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David Carr, 'New York Times' Media Critic, Dies At 58


American journalism has lost one of its greatest critics and defenders. New York Times media critic David Carr died last night after collapsing in the newsroom. He was 58 years old. In his columns, Carr expertly dissected media as an industry, as entertainment and as a calling. And he had perhaps the most unusual life history of any journalist in the paper's history. NPR's David Folkenflik knew Carr, and joins us now from our bureau in New York. Good morning.

DAVID FOLKENFLIK, BYLINE: Good morning, Renee.

MONTAGNE: Now, David Carr was not one of those classic figures who came up as a copy boy at the Times. He began at alternative weeklies in Minnesota, where he was from, and Washington, D.C. What kind of a voice did he bring to the pages of the Times?

FOLKENFLIK: You know, David wrote something like he talked in person. He was gruff; he was textured; he was wildly profane in private and sort of gleefully at times slightly transgressive in the pages of the Times and could be quite prickly when he felt that his beloved Times or the right principles of journalism were under assault.

At the same time, he's also an incredibly generous colleague, a mentor to many reporters. At once sophisticated, textured and yet, at the same time, a guy who reveled in low-culture and popular culture, as well as in the high-minded fare that you might find most celebrated in the pages of the Sunday Times book review, for example.

MONTAGNE: Well, for you, what stories stand out if you want to think of a David Carr classic?

FOLKENFLIK: Well, there are a couple of them. First, I'd say that, you know, the Times turned to David, among others, when it had to look at its own shortcomings - the Jayson Blair story, where there were dozens of articles fabricated or plagiarized. When they finally did an accounting of the newspaper's failures on weapons of mass destruction, the lead-up to the Iraq War and the question of former reporter Judy Miller, there was a Tribune Company takedown that was all David - classic David - where it exposed the fraternity culture that had seized the corporate leadership there, and he really took it down. And then there was a piece he did on Vice. You know, the new media sort of a laddie magazine turned a multiplatform empire. And there's a clip in a documentary called "Page One," where you see him talking to the CEO of Vice, Shane Smith, and some of the other officials there.


SHANE SMITH: The New York Times, meanwhile, was writing about surfing. And I'm sitting there going you know what, I'm not going to talk about surfing. I'm going to talk about cannibalism because that [expletive] me up.

DAVID CARR: Just a sec, timeout. Before you ever went there...

SMITH: Yeah.

CARR: ...We've had reporters there, reporting on genocide after genocide. Just because you put on a [expletive] safari helmet and looked at some...

SMITH: Yes...

CARR: ...Poop...

SMITH: ...Sure.

CARR: ...Doesn't give you the right to insult what we do, so continue.

SMITH: Sorry.

CARR: Continue.

SMITH: I'm just saying that I'm not...

CARR: Yeah.

SMITH: ...A journalist. I'm not there to report.

CARR: Obviously.

FOLKENFLIK: Obviously, David Carr there saying at the end. And he revisited that column. To his credit, he came back, wrote another and said you know what, I missed something vital about Vice. They were doing old-fashioned journalism in a new way for a new audience. And I admired his willingness to go back and do that again.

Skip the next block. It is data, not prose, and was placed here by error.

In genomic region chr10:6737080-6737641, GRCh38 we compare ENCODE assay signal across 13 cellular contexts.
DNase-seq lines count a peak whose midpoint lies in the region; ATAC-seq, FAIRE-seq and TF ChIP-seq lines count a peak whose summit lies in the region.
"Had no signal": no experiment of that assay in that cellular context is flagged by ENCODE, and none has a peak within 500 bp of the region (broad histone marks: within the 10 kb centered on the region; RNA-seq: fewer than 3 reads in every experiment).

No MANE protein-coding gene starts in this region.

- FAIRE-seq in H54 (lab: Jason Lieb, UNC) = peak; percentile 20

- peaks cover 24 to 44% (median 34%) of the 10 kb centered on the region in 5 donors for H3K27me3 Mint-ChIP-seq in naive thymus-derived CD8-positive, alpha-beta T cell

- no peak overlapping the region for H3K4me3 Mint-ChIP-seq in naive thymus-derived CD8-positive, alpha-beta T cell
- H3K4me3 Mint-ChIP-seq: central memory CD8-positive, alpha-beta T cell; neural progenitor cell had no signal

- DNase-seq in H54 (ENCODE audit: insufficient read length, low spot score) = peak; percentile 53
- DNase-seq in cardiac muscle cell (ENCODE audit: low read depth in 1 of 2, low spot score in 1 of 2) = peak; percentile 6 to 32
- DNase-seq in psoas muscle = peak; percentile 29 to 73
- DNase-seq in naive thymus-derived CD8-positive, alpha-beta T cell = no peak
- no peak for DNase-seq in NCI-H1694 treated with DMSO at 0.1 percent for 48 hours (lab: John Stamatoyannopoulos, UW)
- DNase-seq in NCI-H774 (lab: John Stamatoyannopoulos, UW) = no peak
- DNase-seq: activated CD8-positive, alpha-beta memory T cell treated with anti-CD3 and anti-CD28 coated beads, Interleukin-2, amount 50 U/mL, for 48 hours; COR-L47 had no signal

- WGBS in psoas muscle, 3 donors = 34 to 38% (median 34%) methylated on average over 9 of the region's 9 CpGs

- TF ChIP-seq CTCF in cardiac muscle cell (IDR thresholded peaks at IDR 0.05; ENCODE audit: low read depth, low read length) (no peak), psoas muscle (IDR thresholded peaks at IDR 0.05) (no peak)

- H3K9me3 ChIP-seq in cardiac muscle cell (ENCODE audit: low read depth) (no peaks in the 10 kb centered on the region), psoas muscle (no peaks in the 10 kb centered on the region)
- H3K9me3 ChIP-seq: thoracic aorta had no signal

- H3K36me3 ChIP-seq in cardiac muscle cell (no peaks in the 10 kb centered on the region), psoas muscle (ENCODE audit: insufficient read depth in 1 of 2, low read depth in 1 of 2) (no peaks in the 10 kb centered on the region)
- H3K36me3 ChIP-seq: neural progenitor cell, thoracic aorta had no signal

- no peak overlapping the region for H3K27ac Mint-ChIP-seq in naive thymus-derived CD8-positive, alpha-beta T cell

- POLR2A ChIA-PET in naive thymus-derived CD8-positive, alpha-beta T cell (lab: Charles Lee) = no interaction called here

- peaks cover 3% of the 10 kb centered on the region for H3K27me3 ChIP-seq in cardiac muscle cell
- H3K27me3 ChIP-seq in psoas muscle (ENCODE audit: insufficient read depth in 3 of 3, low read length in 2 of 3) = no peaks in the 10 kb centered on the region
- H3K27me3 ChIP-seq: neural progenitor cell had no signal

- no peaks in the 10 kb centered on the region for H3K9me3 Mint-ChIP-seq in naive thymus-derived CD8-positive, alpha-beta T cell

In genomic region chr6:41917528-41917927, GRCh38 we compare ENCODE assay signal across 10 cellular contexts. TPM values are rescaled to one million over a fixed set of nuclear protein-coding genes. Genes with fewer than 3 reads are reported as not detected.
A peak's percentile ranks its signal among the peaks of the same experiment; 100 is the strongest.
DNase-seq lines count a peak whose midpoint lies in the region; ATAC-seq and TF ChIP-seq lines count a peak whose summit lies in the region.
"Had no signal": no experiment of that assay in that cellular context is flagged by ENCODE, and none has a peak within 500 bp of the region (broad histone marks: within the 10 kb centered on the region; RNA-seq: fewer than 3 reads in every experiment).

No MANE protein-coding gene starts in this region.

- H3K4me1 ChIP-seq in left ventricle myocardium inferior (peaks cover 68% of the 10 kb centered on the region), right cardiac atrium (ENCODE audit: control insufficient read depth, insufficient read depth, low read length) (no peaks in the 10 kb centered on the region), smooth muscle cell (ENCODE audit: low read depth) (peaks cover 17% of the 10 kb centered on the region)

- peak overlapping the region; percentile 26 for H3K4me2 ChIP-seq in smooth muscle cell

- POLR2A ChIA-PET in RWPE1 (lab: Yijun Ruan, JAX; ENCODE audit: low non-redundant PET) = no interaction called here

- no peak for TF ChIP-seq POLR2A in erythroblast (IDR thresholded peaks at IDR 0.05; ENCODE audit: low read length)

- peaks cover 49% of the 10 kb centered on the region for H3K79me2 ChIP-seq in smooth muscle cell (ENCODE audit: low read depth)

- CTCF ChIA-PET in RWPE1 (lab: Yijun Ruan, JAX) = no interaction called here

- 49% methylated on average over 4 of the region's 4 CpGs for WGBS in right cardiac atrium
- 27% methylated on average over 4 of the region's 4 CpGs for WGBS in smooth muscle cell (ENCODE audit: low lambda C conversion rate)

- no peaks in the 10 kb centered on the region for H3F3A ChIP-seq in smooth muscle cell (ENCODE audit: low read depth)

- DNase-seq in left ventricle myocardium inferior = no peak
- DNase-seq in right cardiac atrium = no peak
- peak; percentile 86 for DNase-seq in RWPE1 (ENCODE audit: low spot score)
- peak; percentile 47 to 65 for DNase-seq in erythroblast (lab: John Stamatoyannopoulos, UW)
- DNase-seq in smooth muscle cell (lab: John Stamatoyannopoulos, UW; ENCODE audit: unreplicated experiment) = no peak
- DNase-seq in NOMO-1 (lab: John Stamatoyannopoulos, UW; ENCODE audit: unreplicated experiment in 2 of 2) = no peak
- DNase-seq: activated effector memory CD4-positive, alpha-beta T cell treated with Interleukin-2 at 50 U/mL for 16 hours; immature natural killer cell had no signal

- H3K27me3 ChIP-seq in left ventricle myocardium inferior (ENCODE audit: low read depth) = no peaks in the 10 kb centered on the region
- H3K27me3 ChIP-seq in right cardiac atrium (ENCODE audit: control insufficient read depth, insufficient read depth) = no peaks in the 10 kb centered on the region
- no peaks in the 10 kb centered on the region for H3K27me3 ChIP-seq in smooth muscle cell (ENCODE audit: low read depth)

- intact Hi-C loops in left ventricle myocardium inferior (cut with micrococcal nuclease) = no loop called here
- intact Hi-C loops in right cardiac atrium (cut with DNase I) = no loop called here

MONTAGNE: Right, and hearing there his wonderful, gravelly voice, so touching. Let me just ask you - he wrote of his troubled personal history. I think it's worth mentioning that to say - to talk about how that might have affected his journalism.

FOLKENFLIK: Right. Here was a guy who wrote a memoir acknowledging he had been a crack addict. He had been - at times dealt cocaine. He had been abusive toward women. And that really affected him in two ways. One, it gave him an understanding of the shortcomings of the human condition. And also at times, it gave him an understanding of shortcomings of human memory. He went back and re-reported it and found out a lot of things he had clung to as things he had done wrong over the years had played out differently than he remembered it.

MONTAGNE: And, David Folkenflik, the news of David Carr's death comes on the heels of a devastating week for the news business.

FOLKENFLIK: It's been a terrible stretch. Not only has there been the exposure that Brian Williams, the chief anchor of NBC News, had told stories on the air that were not true, but also Bob Simon, you know, much respected veteran war correspondent, foreign correspondent, for CBS, died just a day before in the same hospital in which David Carr died after collapsing in the New York Times newsroom. I think it reminds you that beneath the algorithms, for all of the advances in digital technology, social media platforms, there beats a human heart that produces at its best the lifeblood of this very vital profession that Americans take so seriously.

MONTAGNE: Thanks very much.


MONTAGNE: That's NPR's media correspondent David Folkenflik, speaking about New York Times columnist David Carr, who died suddenly yesterday. He was 58 years old. Transcript provided by NPR, Copyright NPR.

NPR transcripts are created on a rush deadline by an NPR contractor. This text may not be in its final form and may be updated or revised in the future. Accuracy and availability may vary. The authoritative record of NPR’s programming is the audio record.

David Folkenflik was described by Geraldo Rivera of Fox News as "a really weak-kneed, backstabbing, sweaty-palmed reporter." Others have been kinder. The Columbia Journalism Review, for example, once gave him a "laurel" for reporting that immediately led the U.S. military to institute safety measures for journalists in Baghdad.